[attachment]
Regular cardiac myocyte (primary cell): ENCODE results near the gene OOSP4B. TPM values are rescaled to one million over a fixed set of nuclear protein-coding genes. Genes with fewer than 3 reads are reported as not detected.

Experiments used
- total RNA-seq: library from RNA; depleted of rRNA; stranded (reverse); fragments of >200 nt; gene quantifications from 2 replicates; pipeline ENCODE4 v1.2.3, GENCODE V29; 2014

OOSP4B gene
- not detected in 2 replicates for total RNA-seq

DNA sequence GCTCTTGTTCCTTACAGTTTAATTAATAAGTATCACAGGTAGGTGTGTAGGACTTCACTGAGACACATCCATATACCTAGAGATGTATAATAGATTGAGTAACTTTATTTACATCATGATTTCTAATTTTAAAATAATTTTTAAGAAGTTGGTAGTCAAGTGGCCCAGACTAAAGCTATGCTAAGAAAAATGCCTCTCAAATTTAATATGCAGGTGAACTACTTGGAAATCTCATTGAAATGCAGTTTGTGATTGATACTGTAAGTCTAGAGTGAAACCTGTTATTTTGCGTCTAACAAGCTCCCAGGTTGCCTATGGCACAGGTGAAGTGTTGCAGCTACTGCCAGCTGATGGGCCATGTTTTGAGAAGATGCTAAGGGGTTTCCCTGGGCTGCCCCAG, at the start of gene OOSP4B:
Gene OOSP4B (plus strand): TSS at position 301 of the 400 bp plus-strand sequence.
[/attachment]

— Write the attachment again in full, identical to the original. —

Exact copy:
Regular cardiac myocyte (primary cell): ENCODE results near the gene OOSP4B. TPM values are rescaled to one million over a fixed set of nuclear protein-coding genes. Genes with fewer than 3 reads are reported as not detected.

Experiments used
- total RNA-seq: library from RNA; depleted of rRNA; stranded (reverse); fragments of >200 nt; gene quantifications from 2 replicates; pipeline ENCODE4 v1.2.3, GENCODE V29; 2014

OOSP4B gene
- not detected in 2 replicates for total RNA-seq

DNA sequence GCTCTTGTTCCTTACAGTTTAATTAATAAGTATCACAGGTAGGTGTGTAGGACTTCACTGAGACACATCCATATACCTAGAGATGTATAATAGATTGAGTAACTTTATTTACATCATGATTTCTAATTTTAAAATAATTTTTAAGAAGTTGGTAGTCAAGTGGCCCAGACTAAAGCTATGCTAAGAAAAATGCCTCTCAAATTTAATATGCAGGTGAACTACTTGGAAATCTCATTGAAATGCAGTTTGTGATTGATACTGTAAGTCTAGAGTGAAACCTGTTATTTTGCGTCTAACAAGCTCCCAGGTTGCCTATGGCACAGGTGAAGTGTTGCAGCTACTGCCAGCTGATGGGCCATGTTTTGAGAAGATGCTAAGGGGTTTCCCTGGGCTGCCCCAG, at the start of gene OOSP4B:
Gene OOSP4B (plus strand): TSS at position 301 of the 400 bp plus-strand sequence.